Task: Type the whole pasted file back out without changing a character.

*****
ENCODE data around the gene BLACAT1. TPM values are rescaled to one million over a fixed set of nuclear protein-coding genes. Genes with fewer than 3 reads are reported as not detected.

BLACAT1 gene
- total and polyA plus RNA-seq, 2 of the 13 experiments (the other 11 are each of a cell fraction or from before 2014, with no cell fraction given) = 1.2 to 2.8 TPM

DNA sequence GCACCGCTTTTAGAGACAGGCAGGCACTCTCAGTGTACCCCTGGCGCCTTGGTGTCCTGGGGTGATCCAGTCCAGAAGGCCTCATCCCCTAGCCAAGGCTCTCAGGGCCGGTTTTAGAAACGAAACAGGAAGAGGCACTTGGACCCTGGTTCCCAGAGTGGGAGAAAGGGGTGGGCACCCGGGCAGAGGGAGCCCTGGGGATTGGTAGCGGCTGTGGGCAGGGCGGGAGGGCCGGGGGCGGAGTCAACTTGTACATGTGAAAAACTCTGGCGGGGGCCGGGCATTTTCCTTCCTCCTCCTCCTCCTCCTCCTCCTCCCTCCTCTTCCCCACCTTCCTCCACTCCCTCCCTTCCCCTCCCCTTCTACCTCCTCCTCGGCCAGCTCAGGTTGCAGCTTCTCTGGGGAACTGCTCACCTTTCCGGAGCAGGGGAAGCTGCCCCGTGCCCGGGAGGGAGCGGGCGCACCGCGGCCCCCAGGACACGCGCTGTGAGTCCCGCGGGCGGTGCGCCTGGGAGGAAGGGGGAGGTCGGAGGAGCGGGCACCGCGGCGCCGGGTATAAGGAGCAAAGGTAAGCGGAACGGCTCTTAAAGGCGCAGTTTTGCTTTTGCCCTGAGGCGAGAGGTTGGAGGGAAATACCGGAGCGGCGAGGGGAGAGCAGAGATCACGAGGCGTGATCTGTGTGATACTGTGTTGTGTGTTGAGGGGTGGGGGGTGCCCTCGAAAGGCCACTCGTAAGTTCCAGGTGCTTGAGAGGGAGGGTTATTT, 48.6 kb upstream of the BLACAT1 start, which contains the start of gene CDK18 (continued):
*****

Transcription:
ENCODE data around the gene BLACAT1. TPM values are rescaled to one million over a fixed set of nuclear protein-coding genes. Genes with fewer than 3 reads are reported as not detected.

BLACAT1 gene
- total and polyA plus RNA-seq, 2 of the 13 experiments (the other 11 are each of a cell fraction or from before 2014, with no cell fraction given) = 1.2 to 2.8 TPM

DNA sequence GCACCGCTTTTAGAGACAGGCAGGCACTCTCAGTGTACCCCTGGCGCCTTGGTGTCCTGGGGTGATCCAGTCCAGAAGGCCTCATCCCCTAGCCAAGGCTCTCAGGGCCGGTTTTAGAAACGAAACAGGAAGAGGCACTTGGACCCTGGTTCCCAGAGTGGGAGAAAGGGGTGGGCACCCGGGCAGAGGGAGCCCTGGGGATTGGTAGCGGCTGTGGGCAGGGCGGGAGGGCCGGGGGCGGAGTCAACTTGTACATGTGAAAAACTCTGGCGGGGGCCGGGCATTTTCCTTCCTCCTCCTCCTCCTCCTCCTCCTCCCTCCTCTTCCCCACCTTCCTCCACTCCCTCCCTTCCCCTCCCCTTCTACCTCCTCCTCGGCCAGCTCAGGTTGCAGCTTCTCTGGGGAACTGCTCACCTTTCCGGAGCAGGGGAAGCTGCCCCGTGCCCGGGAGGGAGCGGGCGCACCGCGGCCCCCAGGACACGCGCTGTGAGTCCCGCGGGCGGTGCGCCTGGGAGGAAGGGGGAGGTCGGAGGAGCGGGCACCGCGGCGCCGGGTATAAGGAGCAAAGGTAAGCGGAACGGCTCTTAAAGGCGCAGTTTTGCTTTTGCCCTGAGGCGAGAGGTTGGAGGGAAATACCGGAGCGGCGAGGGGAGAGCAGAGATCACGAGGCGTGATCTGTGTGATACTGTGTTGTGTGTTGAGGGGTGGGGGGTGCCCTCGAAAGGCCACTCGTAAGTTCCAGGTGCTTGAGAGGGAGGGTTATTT, 48.6 kb upstream of the BLACAT1 start, which contains the start of gene CDK18 (continued):